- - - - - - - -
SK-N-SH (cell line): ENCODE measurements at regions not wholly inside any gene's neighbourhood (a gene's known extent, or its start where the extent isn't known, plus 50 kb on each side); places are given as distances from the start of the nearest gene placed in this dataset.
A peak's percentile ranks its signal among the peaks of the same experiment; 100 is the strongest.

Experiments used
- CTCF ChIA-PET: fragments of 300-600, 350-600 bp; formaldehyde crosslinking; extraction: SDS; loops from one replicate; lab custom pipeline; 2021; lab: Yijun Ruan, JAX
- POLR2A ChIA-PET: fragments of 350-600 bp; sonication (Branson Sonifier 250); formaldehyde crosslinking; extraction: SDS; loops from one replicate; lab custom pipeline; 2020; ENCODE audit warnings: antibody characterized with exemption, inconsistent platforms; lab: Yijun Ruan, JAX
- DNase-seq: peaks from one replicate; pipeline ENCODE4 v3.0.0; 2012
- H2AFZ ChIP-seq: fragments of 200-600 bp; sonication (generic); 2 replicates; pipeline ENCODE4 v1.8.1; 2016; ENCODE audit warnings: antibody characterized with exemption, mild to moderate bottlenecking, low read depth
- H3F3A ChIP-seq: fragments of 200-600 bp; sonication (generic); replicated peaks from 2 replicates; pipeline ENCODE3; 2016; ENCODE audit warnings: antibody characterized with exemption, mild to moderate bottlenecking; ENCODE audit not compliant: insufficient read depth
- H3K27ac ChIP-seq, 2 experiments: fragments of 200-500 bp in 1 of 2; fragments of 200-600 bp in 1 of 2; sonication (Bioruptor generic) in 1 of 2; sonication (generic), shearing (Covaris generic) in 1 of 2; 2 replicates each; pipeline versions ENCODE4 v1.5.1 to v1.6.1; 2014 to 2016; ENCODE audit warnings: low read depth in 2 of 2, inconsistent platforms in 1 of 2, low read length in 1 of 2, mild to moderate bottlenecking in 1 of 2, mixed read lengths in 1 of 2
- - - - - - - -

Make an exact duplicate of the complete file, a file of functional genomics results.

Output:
SK-N-SH (cell line): ENCODE measurements at regions not wholly inside any gene's neighbourhood (a gene's known extent, or its start where the extent isn't known, plus 50 kb on each side); places are given as distances from the start of the nearest gene placed in this dataset.
A peak's percentile ranks its signal among the peaks of the same experiment; 100 is the strongest.

Experiments used
- CTCF ChIA-PET: fragments of 300-600, 350-600 bp; formaldehyde crosslinking; extraction: SDS; loops from one replicate; lab custom pipeline; 2021; lab: Yijun Ruan, JAX
- POLR2A ChIA-PET: fragments of 350-600 bp; sonication (Branson Sonifier 250); formaldehyde crosslinking; extraction: SDS; loops from one replicate; lab custom pipeline; 2020; ENCODE audit warnings: antibody characterized with exemption, inconsistent platforms; lab: Yijun Ruan, JAX
- DNase-seq: peaks from one replicate; pipeline ENCODE4 v3.0.0; 2012
- H2AFZ ChIP-seq: fragments of 200-600 bp; sonication (generic); 2 replicates; pipeline ENCODE4 v1.8.1; 2016; ENCODE audit warnings: antibody characterized with exemption, mild to moderate bottlenecking, low read depth
- H3F3A ChIP-seq: fragments of 200-600 bp; sonication (generic); replicated peaks from 2 replicates; pipeline ENCODE3; 2016; ENCODE audit warnings: antibody characterized with exemption, mild to moderate bottlenecking; ENCODE audit not compliant: insufficient read depth
- H3K27ac ChIP-seq, 2 experiments: fragments of 200-500 bp in 1 of 2; fragments of 200-600 bp in 1 of 2; sonication (Bioruptor generic) in 1 of 2; sonication (generic), shearing (Covaris generic) in 1 of 2; 2 replicates each; pipeline versions ENCODE4 v1.5.1 to v1.6.1; 2014 to 2016; ENCODE audit warnings: low read depth in 2 of 2, inconsistent platforms in 1 of 2, low read length in 1 of 2, mild to moderate bottlenecking in 1 of 2, mixed read lengths in 1 of 2